After six bloody days in which four people were killed, former Los Angeles Police Department officer and accused murderer Christopher Jordan Dorner’s body burned in a cabin in Big Bear.
It’s quite difficult to pick just one insane moment from his murderous rampage: Was it his merciless killing of an LAPD officer’s daughter and her fiancee, a USC Dept. of Public Safety officer? Or was it his manifesto sent to several news outlets “explaining” his actions? Perhaps it was the elusive manhunt through the mountains that ended in an epic gunfight?
No, in the ongoing controversy over Dorner, the only thing crazier than his siege on Southern California is the support that he has garnered from citizens in the days since his death. Whatever their reasons for supporting Dorner, the people involved in the pro-Dorner movement need to re-evaluate what is actually irrational support for a murderer.
Dorner claimed that his actions were the result of mistreatment and corruption from within the LAPD, and his supporters have risen behind a man they believe was fighting for his rights.
A Saturday protest in front of LAPD headquarters was organized through a Facebook page named “I support Christopher Jordan Dorner.” Protesters have voiced their opposition toward police misconduct and corruption, as well as the way police went about their search for Dorner that ended in the disgruntled ex-cop’s death. The Facebook page clarifies that it is not about “supporting the killing of innocent people.” This is interesting logic, though, considering the man they were so vocally supporting obviously killed innocent people. Such thinking is similar to someone saying that they support Osama bin Laden because they disagree with U.S. foreign policy in the Middle East or potential corruption in the Bush administration.
Dorner’s lengthy manifesto, aside from making terrorist threats toward L.A. police officers and their families, condemns the LAPD for corruption, racism and police misconduct. Though his manifesto might have some valid points, there are examples of corruption in nearly every other bureaucratic institution in America. And though the manifesto might shed light on the continued need for systems of oversight to combat such corruption, this should not overshadow the positive things that the LAPD does for this city. Just because there are a few rogue cops does not mean that all police officers are inherently corrupt; most police officers are honorable men and women putting their lives on the line out of a desire to protect civilians as best they can.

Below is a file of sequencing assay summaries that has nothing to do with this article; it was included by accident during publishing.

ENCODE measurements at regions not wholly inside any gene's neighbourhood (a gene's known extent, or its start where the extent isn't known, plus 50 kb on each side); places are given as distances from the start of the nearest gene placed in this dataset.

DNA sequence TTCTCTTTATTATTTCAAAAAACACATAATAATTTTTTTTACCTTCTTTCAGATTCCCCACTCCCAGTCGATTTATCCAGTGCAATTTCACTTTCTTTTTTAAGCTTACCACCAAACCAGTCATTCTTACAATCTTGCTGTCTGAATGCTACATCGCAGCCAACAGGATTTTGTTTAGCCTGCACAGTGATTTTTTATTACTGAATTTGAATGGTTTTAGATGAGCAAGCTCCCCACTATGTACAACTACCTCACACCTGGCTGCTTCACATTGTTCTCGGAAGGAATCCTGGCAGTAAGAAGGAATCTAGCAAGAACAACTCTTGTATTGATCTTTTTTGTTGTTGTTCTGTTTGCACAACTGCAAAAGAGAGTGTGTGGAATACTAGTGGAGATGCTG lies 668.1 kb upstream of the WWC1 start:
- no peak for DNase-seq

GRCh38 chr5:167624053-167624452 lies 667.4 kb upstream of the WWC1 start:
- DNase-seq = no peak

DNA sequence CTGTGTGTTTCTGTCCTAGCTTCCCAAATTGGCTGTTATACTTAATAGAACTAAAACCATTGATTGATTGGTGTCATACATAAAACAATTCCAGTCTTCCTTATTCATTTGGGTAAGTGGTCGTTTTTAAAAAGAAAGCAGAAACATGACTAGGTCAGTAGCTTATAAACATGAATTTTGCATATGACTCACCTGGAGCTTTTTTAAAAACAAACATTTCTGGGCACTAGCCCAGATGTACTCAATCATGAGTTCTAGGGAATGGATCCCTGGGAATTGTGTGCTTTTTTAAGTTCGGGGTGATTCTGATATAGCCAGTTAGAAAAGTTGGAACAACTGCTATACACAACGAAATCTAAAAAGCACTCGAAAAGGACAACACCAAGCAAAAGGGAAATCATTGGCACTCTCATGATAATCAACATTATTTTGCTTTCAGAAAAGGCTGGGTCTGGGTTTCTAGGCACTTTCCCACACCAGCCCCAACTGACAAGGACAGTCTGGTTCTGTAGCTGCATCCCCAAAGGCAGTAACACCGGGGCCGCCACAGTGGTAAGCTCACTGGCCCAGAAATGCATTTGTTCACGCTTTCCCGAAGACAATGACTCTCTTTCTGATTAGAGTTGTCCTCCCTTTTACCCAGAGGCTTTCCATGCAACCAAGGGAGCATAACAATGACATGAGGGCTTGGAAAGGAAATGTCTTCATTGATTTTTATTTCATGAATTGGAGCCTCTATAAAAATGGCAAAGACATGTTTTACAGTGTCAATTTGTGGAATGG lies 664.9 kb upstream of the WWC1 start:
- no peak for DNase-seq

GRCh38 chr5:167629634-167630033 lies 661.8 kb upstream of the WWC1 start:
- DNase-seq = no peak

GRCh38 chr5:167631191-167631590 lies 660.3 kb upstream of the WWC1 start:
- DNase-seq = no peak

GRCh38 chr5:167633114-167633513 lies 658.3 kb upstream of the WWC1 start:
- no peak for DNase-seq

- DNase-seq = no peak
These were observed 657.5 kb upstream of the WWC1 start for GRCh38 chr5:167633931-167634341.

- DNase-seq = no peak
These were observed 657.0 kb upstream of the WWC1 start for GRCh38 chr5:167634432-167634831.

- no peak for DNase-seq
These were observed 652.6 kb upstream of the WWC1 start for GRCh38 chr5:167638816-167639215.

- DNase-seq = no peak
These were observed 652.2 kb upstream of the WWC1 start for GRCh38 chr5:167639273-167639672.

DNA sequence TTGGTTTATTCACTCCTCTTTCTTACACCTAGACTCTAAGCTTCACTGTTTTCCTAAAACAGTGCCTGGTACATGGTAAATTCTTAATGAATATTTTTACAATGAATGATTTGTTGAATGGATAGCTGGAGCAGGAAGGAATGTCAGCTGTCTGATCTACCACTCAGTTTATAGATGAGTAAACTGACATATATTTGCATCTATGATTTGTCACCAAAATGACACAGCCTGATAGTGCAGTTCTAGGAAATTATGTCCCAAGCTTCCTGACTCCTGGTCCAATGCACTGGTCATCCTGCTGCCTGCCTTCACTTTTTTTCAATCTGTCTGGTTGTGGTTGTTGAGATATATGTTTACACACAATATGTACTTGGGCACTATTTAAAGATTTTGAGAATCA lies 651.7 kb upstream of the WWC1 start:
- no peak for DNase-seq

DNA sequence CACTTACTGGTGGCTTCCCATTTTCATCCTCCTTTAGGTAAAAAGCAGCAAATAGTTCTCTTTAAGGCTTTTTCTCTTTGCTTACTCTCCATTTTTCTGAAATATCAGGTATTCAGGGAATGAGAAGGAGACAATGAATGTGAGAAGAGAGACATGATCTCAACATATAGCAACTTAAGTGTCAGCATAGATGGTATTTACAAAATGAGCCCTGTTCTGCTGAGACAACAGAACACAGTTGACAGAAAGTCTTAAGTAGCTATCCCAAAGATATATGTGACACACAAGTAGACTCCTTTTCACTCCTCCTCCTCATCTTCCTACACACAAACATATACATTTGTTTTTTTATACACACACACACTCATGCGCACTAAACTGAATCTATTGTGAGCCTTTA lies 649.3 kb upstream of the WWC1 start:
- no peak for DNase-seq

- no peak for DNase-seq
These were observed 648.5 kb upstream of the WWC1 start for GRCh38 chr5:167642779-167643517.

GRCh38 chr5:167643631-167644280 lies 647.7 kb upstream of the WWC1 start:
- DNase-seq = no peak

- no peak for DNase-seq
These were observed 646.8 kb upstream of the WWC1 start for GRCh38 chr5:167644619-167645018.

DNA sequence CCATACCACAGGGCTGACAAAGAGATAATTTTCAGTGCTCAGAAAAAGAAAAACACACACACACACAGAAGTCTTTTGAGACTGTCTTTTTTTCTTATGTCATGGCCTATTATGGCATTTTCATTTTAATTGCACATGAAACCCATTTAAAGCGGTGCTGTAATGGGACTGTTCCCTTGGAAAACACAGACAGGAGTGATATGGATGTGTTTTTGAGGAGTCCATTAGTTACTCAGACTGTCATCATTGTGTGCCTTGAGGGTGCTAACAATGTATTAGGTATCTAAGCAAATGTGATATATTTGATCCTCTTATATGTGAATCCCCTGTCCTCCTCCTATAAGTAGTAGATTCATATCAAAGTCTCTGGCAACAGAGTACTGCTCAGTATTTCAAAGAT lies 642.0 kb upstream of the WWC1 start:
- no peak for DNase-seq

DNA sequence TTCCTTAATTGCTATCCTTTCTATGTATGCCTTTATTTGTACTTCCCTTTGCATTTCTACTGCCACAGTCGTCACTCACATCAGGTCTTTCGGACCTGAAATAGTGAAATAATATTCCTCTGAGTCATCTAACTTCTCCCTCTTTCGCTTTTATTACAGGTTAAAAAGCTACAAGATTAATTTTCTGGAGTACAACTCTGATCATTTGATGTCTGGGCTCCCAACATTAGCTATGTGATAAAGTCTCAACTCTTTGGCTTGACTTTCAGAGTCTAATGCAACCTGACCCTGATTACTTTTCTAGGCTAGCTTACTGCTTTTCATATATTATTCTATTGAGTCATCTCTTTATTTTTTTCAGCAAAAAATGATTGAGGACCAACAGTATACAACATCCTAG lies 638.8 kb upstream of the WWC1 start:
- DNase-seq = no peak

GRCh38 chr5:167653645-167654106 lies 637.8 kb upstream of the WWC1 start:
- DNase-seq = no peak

Another point that Dorner supporters make is that Dorner’s death resulted from unconstitutional police tactics. Police shot two individuals mistaken for Dorner, for example. Though this is not OK and the officers involved should absolutely be investigated, it does not provide any legitimate foundation for supporting Dorner.
Additionally, a participant in Saturday’s protest said that the police acted as “the judge, the jury and the executioner” in their final standoff with Dorner.
Putting aside the fact that Dorner actually killed himself with one of his many guns, he implicitly waived his right to trial by jury when he shot at the authorities calling for his surrender. Not only had Dorner made terrorist threats and stockpiled military-grade assault weapons, but he shot at police during that siege, wounding one and killing another. There should be no question that had Dorner exited that cabin peacefully, unarmed and with his hands in the air, he would have received his fair trial.
Sure, the circumstances surrounding Dorner’s firing from the LAPD are unclear and might warrant further scrutiny, but nothing — not even an unfair termination of employment — can justify the murders of dedicated public servants and their innocent family members.
Misdirecting their ire toward the people trying to protect them from criminals like Dorner is the wrong route for protesters to take; instead, they should encourage police oversight while also wholly condemning the unjustifiable actions of a cold-blooded killer.
Treating Dorner as a sort of hero is ludicrous and an embarrassing result of the moral relativism that is at the root of so many of society’s ills. Dorner was far from a hero, and he immediately delegitimized himself as a moral or rational individual when he started taking innocent lives. He was just a mentally disturbed, angry ex-cop who acted with evil intent and should be remembered as such.
Sarah Cueva is a junior majoring in Middle East studies and political science. Her column “Homeland” runs Wednesdays.